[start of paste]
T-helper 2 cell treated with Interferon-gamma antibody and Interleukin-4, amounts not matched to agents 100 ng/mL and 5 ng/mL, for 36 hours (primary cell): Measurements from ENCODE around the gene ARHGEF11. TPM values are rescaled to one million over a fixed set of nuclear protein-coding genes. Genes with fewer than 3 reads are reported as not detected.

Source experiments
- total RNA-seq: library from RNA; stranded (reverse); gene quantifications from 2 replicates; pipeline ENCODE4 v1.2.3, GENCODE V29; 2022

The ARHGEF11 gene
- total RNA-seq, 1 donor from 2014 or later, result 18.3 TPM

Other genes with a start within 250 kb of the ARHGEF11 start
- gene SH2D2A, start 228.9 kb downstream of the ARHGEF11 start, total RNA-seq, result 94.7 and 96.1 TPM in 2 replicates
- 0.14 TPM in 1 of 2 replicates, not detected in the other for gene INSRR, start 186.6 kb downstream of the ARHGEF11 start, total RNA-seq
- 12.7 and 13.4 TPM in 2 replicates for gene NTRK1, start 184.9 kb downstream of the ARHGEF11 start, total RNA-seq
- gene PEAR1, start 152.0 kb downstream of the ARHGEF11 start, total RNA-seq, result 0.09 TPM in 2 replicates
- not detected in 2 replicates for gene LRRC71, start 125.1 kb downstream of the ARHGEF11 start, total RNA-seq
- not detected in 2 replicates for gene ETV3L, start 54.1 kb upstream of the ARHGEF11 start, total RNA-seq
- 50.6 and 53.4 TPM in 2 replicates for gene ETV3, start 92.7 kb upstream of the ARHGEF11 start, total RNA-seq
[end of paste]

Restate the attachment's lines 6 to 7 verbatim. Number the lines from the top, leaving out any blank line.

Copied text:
Other genes with a start within 250 kb of the ARHGEF11 start
- gene SH2D2A, start 228.9 kb downstream of the ARHGEF11 start, total RNA-seq, result 94.7 and 96.1 TPM in 2 replicates